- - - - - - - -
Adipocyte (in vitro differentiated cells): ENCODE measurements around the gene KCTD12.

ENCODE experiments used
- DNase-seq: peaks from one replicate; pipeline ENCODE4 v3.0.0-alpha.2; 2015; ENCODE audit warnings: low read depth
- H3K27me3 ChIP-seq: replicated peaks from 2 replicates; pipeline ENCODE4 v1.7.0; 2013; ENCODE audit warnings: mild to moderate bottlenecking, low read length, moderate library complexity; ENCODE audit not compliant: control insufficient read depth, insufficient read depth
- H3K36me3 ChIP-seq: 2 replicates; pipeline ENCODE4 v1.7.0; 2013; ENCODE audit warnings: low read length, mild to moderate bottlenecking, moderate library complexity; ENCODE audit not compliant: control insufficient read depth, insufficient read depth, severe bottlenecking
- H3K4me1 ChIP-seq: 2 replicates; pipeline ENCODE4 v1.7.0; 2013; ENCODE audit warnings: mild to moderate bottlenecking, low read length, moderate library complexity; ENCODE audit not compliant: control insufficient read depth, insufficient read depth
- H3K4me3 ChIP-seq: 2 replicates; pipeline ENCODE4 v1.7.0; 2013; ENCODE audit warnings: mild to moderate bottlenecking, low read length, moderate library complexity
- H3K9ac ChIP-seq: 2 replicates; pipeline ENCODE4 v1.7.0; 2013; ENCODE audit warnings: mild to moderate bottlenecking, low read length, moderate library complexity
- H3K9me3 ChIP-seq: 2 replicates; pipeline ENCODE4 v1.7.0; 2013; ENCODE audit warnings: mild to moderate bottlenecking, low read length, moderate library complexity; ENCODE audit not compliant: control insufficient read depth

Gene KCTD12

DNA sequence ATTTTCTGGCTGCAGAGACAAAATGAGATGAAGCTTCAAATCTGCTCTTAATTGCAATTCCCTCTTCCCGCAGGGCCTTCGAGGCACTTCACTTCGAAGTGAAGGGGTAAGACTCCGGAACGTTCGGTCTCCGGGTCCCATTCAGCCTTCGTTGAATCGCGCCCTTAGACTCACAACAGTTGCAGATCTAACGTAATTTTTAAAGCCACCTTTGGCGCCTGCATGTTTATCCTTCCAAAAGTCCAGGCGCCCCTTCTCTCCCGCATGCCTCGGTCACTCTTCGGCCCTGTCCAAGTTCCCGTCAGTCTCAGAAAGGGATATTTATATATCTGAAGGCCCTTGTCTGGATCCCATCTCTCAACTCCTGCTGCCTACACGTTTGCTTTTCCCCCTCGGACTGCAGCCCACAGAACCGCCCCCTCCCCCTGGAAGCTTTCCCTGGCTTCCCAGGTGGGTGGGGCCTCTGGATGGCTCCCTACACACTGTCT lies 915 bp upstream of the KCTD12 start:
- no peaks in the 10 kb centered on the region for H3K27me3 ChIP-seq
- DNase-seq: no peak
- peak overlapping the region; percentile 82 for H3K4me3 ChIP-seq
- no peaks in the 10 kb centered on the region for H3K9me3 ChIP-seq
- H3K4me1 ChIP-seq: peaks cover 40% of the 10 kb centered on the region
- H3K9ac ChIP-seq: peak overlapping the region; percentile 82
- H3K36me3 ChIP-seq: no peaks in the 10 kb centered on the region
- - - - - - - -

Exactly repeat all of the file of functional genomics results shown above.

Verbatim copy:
Adipocyte (in vitro differentiated cells): ENCODE measurements around the gene KCTD12.

ENCODE experiments used
- DNase-seq: peaks from one replicate; pipeline ENCODE4 v3.0.0-alpha.2; 2015; ENCODE audit warnings: low read depth
- H3K27me3 ChIP-seq: replicated peaks from 2 replicates; pipeline ENCODE4 v1.7.0; 2013; ENCODE audit warnings: mild to moderate bottlenecking, low read length, moderate library complexity; ENCODE audit not compliant: control insufficient read depth, insufficient read depth
- H3K36me3 ChIP-seq: 2 replicates; pipeline ENCODE4 v1.7.0; 2013; ENCODE audit warnings: low read length, mild to moderate bottlenecking, moderate library complexity; ENCODE audit not compliant: control insufficient read depth, insufficient read depth, severe bottlenecking
- H3K4me1 ChIP-seq: 2 replicates; pipeline ENCODE4 v1.7.0; 2013; ENCODE audit warnings: mild to moderate bottlenecking, low read length, moderate library complexity; ENCODE audit not compliant: control insufficient read depth, insufficient read depth
- H3K4me3 ChIP-seq: 2 replicates; pipeline ENCODE4 v1.7.0; 2013; ENCODE audit warnings: mild to moderate bottlenecking, low read length, moderate library complexity
- H3K9ac ChIP-seq: 2 replicates; pipeline ENCODE4 v1.7.0; 2013; ENCODE audit warnings: mild to moderate bottlenecking, low read length, moderate library complexity
- H3K9me3 ChIP-seq: 2 replicates; pipeline ENCODE4 v1.7.0; 2013; ENCODE audit warnings: mild to moderate bottlenecking, low read length, moderate library complexity; ENCODE audit not compliant: control insufficient read depth

Gene KCTD12

DNA sequence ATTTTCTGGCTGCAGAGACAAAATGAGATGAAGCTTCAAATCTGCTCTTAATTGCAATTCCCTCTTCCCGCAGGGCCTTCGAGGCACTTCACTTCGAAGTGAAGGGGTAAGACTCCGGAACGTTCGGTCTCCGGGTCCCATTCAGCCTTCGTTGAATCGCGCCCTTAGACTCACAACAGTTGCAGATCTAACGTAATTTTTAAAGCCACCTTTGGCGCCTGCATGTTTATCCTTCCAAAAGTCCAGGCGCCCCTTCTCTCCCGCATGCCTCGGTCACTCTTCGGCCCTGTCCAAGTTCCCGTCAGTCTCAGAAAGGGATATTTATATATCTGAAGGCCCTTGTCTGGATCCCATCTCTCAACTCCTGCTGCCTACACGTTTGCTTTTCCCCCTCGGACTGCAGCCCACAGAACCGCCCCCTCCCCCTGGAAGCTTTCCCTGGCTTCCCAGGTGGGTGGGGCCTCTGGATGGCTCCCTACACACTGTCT lies 915 bp upstream of the KCTD12 start:
- no peaks in the 10 kb centered on the region for H3K27me3 ChIP-seq
- DNase-seq: no peak
- peak overlapping the region; percentile 82 for H3K4me3 ChIP-seq
- no peaks in the 10 kb centered on the region for H3K9me3 ChIP-seq
- H3K4me1 ChIP-seq: peaks cover 40% of the 10 kb centered on the region
- H3K9ac ChIP-seq: peak overlapping the region; percentile 82
- H3K36me3 ChIP-seq: no peaks in the 10 kb centered on the region